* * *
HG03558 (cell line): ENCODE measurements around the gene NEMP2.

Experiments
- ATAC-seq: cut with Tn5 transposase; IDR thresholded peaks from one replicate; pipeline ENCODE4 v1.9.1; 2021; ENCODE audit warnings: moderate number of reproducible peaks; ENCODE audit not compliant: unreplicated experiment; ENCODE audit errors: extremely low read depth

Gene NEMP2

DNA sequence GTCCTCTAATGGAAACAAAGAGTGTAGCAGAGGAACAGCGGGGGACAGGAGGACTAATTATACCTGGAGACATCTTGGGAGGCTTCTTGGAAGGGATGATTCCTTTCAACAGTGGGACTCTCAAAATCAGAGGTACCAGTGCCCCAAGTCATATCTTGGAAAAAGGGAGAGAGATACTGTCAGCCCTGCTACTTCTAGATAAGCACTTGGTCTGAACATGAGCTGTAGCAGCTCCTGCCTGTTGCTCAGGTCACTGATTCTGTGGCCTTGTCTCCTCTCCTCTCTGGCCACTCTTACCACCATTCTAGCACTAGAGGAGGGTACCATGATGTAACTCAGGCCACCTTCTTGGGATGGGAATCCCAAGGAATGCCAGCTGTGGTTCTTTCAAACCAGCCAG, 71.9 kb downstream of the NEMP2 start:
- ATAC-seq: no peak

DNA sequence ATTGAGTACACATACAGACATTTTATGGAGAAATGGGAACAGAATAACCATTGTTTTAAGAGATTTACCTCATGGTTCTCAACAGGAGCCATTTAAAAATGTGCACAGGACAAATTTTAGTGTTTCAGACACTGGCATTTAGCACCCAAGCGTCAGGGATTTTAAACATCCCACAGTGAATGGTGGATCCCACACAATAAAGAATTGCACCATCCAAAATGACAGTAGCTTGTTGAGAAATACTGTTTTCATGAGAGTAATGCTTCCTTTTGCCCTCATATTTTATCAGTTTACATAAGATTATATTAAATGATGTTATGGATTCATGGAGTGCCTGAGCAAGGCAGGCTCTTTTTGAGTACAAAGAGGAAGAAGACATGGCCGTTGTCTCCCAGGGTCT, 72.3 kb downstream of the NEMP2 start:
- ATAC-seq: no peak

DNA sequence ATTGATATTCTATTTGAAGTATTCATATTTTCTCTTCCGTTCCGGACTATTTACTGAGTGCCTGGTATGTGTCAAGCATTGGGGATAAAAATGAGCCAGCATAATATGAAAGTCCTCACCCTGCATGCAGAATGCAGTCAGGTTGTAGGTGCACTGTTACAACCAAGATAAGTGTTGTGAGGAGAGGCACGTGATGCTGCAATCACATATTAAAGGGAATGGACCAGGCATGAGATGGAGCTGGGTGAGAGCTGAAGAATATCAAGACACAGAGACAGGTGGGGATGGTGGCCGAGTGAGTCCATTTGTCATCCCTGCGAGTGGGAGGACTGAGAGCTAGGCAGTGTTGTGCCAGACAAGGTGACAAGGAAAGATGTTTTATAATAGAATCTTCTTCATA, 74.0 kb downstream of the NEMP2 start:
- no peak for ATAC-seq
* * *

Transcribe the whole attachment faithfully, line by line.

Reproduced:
HG03558 (cell line): ENCODE measurements around the gene NEMP2.

Experiments
- ATAC-seq: cut with Tn5 transposase; IDR thresholded peaks from one replicate; pipeline ENCODE4 v1.9.1; 2021; ENCODE audit warnings: moderate number of reproducible peaks; ENCODE audit not compliant: unreplicated experiment; ENCODE audit errors: extremely low read depth

Gene NEMP2

DNA sequence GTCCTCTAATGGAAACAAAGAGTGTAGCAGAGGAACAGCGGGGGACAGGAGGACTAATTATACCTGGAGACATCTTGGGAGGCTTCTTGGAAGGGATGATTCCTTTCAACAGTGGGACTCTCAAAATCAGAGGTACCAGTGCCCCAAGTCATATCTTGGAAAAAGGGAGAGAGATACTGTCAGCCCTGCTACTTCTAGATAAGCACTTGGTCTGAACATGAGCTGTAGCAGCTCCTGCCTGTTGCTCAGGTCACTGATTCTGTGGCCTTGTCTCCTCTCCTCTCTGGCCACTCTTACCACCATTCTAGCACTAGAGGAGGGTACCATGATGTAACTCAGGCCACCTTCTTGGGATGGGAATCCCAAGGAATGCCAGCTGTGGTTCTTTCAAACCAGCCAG, 71.9 kb downstream of the NEMP2 start:
- ATAC-seq: no peak

DNA sequence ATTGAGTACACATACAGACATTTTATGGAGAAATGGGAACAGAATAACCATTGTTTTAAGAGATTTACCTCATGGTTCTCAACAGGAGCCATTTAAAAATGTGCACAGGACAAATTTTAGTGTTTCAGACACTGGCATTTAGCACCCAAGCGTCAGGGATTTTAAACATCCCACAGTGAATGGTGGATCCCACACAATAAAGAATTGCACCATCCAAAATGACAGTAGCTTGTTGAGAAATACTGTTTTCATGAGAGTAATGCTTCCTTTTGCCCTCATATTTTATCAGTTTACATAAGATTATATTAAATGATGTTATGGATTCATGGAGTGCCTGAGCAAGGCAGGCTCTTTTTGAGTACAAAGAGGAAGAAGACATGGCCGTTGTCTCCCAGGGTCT, 72.3 kb downstream of the NEMP2 start:
- ATAC-seq: no peak

DNA sequence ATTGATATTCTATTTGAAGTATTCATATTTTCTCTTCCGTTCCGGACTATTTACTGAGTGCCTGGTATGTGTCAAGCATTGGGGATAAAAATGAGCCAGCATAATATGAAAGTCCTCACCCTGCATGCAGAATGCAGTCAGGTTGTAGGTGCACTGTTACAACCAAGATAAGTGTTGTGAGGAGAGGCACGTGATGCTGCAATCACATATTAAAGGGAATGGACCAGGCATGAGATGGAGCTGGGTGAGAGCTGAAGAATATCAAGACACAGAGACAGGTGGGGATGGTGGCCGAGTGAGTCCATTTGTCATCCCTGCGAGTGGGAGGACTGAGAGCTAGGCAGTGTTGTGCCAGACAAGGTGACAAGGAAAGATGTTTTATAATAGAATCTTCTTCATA, 74.0 kb downstream of the NEMP2 start:
- no peak for ATAC-seq